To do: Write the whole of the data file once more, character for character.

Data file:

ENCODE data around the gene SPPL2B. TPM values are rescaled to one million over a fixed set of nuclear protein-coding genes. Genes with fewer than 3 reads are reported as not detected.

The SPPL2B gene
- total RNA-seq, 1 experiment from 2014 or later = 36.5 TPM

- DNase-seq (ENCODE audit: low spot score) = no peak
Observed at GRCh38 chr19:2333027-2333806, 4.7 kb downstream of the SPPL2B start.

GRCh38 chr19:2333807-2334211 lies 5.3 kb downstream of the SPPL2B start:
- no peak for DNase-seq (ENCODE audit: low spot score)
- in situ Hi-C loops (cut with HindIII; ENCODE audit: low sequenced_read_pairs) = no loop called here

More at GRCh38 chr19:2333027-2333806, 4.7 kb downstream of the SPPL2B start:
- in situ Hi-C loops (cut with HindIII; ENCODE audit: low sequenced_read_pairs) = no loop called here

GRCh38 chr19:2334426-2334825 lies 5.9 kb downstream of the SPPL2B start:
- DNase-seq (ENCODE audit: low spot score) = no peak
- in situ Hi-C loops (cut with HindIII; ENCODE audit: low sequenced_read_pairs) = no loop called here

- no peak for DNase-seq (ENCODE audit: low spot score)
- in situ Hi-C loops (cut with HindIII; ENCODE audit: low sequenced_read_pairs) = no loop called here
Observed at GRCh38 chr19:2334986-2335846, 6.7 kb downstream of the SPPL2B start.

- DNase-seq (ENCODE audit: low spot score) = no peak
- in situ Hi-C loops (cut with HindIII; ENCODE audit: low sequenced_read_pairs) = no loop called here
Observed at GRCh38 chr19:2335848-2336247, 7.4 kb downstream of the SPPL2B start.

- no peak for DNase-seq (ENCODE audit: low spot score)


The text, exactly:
ENCODE data around the gene SPPL2B. TPM values are rescaled to one million over a fixed set of nuclear protein-coding genes. Genes with fewer than 3 reads are reported as not detected.

The SPPL2B gene
- total RNA-seq, 1 experiment from 2014 or later = 36.5 TPM

- DNase-seq (ENCODE audit: low spot score) = no peak
Observed at GRCh38 chr19:2333027-2333806, 4.7 kb downstream of the SPPL2B start.

GRCh38 chr19:2333807-2334211 lies 5.3 kb downstream of the SPPL2B start:
- no peak for DNase-seq (ENCODE audit: low spot score)
- in situ Hi-C loops (cut with HindIII; ENCODE audit: low sequenced_read_pairs) = no loop called here

More at GRCh38 chr19:2333027-2333806, 4.7 kb downstream of the SPPL2B start:
- in situ Hi-C loops (cut with HindIII; ENCODE audit: low sequenced_read_pairs) = no loop called here

GRCh38 chr19:2334426-2334825 lies 5.9 kb downstream of the SPPL2B start:
- DNase-seq (ENCODE audit: low spot score) = no peak
- in situ Hi-C loops (cut with HindIII; ENCODE audit: low sequenced_read_pairs) = no loop called here

- no peak for DNase-seq (ENCODE audit: low spot score)
- in situ Hi-C loops (cut with HindIII; ENCODE audit: low sequenced_read_pairs) = no loop called here
Observed at GRCh38 chr19:2334986-2335846, 6.7 kb downstream of the SPPL2B start.

- DNase-seq (ENCODE audit: low spot score) = no peak
- in situ Hi-C loops (cut with HindIII; ENCODE audit: low sequenced_read_pairs) = no loop called here
Observed at GRCh38 chr19:2335848-2336247, 7.4 kb downstream of the SPPL2B start.

- no peak for DNase-seq (ENCODE audit: low spot score)